It was actually a friend of mine, Alex Elle. She’s also a natural hair blogger, which actually kind of helped Heat Free Hair to blossom over night. I’ve known her for 14 years, she was like, ‘I want something that looks like my hair texture,’ so I was like, ‘oh well, guess what I’m starting, this little movement and you can be my first client and we’ll go from there.’ So she wore it and people were like (gasp) ‘we want what Alex has’ and it worked.

Tell us about the actual product itself, making the hair work, the science behind it.

It started from a few months of testing; it’s definitely a foreign concept to a lot of factory makers making hair to look like African-American hair, so it was something that I had to first find samples of. My sister and two clients of mine were willing to let me cut some of their hair out to find textures that blended specifically with theirs. The next step after that became finding a factory that actually wanted to work towards creating that texture and that was really hard. I don’t know if you’ve seen the movie Good Hair at all, do you remember when Chris Rock brought the kinky textured hair to the store and they’re like, ‘No! We don’t sell that!’ That’s how a lot of factories were; like ‘we don’t even understand what that is and we’re not going to do it.’

I was able to find some factories that were willing to work with me with just months of sampling and testing. Pretty much in terms of how to create the textures we put the hair through three to four days of chemical-free process where it’s rolled, the kinkier it is, the smaller it’s rolled and it’s pretty much how you would if you have ever gotten braids and you had to roll them and dip them in hot water, take it out and let it curl. It’s similar to that, but it’s a stronger steam. It doesn’t harm the actual hair cuticle, but it just gets it to create different textures.

HFH_For Kinks Wefted HairLR

Have you had any experience with women who were afraid to embrace the natural lifestyle because of “Natural Nazis?”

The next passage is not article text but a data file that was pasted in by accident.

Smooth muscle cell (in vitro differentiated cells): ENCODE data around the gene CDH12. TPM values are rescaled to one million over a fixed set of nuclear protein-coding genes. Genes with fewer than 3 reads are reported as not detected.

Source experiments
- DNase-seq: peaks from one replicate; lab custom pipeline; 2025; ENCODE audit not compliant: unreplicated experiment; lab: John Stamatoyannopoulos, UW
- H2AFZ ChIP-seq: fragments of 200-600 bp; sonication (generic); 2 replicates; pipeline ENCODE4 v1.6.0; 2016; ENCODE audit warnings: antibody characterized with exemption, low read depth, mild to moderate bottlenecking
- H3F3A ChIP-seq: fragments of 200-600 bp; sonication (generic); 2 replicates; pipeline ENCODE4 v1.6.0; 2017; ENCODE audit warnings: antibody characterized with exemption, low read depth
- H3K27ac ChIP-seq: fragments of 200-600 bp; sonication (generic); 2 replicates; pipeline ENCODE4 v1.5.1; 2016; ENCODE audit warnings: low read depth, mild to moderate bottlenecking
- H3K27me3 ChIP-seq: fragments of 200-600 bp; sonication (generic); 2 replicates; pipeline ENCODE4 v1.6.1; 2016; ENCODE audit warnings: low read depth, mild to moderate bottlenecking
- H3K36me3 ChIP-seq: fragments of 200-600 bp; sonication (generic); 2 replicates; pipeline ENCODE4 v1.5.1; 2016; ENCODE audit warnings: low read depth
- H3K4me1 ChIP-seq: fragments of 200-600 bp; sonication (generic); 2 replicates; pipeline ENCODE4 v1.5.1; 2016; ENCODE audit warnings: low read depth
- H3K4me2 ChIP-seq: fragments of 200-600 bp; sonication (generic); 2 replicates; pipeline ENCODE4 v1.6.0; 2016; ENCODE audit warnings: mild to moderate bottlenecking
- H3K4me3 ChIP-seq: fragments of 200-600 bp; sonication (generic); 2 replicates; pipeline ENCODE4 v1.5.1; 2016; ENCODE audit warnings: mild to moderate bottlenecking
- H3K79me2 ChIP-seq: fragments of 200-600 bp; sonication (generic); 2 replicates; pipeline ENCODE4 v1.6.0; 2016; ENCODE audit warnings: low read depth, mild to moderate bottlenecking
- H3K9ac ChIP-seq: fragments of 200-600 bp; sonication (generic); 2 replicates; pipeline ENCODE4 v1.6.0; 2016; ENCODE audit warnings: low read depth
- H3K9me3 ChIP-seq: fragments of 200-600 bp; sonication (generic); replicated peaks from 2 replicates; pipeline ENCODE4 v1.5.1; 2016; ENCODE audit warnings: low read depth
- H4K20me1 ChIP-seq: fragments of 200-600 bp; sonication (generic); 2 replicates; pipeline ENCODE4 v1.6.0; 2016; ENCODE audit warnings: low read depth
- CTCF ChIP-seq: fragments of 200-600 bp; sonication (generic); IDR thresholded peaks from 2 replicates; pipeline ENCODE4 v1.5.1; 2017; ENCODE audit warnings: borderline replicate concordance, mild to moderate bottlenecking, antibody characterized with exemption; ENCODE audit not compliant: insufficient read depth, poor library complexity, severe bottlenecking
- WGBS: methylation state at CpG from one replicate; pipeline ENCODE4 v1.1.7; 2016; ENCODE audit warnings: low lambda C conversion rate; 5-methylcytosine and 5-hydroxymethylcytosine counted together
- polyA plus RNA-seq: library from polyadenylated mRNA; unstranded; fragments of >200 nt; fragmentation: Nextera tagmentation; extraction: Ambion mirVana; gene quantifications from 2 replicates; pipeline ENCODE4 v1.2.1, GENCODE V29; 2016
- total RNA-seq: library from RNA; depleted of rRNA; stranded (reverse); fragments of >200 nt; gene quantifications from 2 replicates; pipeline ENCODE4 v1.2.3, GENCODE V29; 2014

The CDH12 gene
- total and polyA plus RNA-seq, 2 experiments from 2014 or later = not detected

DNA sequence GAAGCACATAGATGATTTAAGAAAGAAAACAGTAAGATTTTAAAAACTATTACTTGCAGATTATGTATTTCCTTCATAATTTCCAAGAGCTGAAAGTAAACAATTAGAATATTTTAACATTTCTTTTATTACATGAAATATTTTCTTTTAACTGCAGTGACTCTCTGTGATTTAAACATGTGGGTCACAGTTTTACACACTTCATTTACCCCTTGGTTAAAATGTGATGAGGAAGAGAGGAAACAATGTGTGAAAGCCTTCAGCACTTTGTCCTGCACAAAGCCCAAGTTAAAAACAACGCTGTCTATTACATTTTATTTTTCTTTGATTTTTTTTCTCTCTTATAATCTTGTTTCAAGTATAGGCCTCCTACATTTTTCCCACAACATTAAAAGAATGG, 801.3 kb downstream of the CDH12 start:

The natural hair community, it’s a great community in a sense; it gives women who want to embrace their natural textures a community platform to interact with. But beyond that, not everyone who’s natural is the same. You know, not everyone’s a deep sister girl into all sorts of stuff and I think I definitely had a lot of clients who felt like, ‘If I go natural I have to be this way, I have to be deep, I have to be into organic stuff, I have to be vegan, I have to be this whole entire lifestyle.’ I think it’s been easy for my clients not to be that way, because I’m not that way.

For me it’s like, ‘I am who I am.’ I wear what I want, I eat what I want and even though I’m natural under this heat free hair, I still do me. I’m not THAT girl. I definitely got a lot of that when it came to the weaves, when Heat Free Hair first launched, there were the naturals who were so accepting of it and that were like, ‘Wow thank God, we finally have our texture’ and there were those like, ‘You can’t wear weave and be natural, like how could you do this? This is horrible.’ Then some of them still get it anyway and later on they’re like, ‘I love it!’ So I’ve had a lot of that. But I think for me it’s just that when you know who you are and what you stand for, all of that just doesn’t really excite you.

Where do you seek inspiration for new styles?

Honestly, I see some of the most creative people on the streets, sometimes I’m like, ‘How did you do that?’ You know, just walking around. Also, nowadays there are all sorts of websites. There’s Curl Box that has an amazing Instagram, that all of these different natural hairstyles; it’s great. There are a lot of different people who have their own little personal Pinterests on Instagram where they’re reposting a bunch of pictures and I’m like, ‘Oh that’s cool, let me try that on my next client.’

Be sure to check out video tutorials from Ngozi and more from Heat Free Hair here.